gnomaAD exome and genome AF differences
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2.7 years ago
cocchi.e89 ▴ 170

Hi all,

maybe it is a silly question but in my university script to annotate variants I have a couple of options relatives to gnomAD filtering:

--gnomad-exome-af: is to specify a threshold and it will require variants to pass the threshold in all populations from "--gnomad-exome-pop"

--gnomad-genome-af: is to specify a threshold and it will require variants to pass the threshold in all populations from "--gnomad-genome-pop"

what is exactly the difference amongst these? Are the exome AF relatives only on patients that dis a whole exam sequencing while the "genome" refers to all samples (or only to those who had genome sequencing and not exam seq)

Thanks a lot in advance for any help!

gnomAD exome genome • 2.4k views
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I think the gnomad-exome dataset includes AF from exome sequencing datasets only, such as ExAC or ESP6500, whereas gnomad-genome would include AF by counting alleles from WGS datasets as well.

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2.7 years ago

there are exome and genome data in gnomad.

There are distinct values for the frequences (AF) of each method because there are different arctefact/samples for each method. e.g:

http://gnomad.broadinstitute.org/variant/1-120457932-C-T exome AF: 0.00007992 genome AF : 0.00006368

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Thank you Pierre! Would one would you recommend to choose in order to take only rare variants?

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Would one would you recommend to choose in order to take only rare variants?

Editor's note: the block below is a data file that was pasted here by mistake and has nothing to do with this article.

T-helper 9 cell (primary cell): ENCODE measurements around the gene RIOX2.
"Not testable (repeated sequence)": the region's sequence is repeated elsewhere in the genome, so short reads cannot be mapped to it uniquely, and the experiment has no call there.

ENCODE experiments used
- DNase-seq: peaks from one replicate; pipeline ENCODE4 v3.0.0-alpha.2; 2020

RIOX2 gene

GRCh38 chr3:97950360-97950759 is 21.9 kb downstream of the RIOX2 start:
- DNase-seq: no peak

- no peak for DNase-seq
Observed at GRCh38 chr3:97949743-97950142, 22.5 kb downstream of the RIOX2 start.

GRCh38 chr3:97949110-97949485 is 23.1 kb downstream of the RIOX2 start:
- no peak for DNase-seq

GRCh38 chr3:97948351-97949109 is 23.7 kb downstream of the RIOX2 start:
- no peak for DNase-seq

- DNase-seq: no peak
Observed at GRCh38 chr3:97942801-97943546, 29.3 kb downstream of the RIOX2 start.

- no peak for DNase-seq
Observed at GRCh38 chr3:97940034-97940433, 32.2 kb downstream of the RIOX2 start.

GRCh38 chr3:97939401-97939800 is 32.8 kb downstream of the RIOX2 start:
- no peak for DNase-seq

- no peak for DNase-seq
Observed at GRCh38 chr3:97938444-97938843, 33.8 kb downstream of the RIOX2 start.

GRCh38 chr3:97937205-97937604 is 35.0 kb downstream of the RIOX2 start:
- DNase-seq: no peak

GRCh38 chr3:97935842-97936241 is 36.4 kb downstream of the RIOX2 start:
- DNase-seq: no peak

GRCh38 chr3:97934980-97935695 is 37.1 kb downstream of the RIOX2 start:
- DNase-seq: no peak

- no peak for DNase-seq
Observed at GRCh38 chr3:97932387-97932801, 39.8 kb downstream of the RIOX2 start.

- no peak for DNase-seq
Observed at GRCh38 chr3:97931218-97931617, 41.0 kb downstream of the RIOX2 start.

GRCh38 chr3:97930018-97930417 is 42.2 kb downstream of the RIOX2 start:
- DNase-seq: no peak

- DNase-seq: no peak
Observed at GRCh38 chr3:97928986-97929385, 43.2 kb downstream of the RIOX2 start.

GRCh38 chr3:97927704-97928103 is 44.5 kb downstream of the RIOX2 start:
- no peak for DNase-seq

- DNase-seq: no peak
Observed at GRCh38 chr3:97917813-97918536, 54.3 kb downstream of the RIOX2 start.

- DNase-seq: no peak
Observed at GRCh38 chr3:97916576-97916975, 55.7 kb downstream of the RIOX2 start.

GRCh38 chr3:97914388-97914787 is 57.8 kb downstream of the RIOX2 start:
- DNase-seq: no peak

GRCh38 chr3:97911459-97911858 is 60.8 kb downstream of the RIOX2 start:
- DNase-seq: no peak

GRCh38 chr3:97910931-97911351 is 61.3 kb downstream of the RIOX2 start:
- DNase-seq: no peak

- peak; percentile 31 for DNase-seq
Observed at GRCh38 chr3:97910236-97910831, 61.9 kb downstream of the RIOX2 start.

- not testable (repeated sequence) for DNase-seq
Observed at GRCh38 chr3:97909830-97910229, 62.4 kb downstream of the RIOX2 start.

no, it depends of the nature of the disease.

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Thanks Pierre, can you be more exhaustive about that? As example, if I should analyze IgAN nephropathy which one would you suggest and why?

Thanks a lot again

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I'm not a clinician + I don't know that disease.

You should work in pair with an expert of the disease.

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Wooow, I see this is super old, but to help the next people that come here:

The exome will be most usefull for diseases in general, as thats the part that will make the proteins and even ncRNAs. Be aware that you might loose some promoter regions, but if unless you intend to look specifically for promoter regions (or your disease is known to be affected by that), you might be better off with the exome only. This is because the complete genome data is a LOT larger, and it might skew completely your multiple testing adjustments and create many intergenomic positives that are mosly false positives.

The full data is most usefull for people interested in inheritance, linkage disequilibrium, populational genetics, etc... As the intergenomic variants have significantly less evolutionary pressure they become good markers to show the passage of time. Also if you are interested in measuring DNA damage/repair, conservation on those regions might be used as a control for the neighbouring genes.

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The point that genomes are much larger and more computationally intensive to work with is well-taken.

However, promoter information is not the only thing lost when going from genomes to exomes. It should be noted that many novel diseases are described where intronic variants actually affect expression or regulation of a gene (via splicing or transcription factors or what have you; see here: https://pubmed.ncbi.nlm.nih.gov/28359783/).

Additionally, I'm not exactly sure what you mean by multiple testing adjustments, etc. If you are analyzing a disease, the genetic material is often filtered for rare variants of interest anyways; I don't often encounter multiple testing adjustments in clinical genetics unless we're talking about GWAS.

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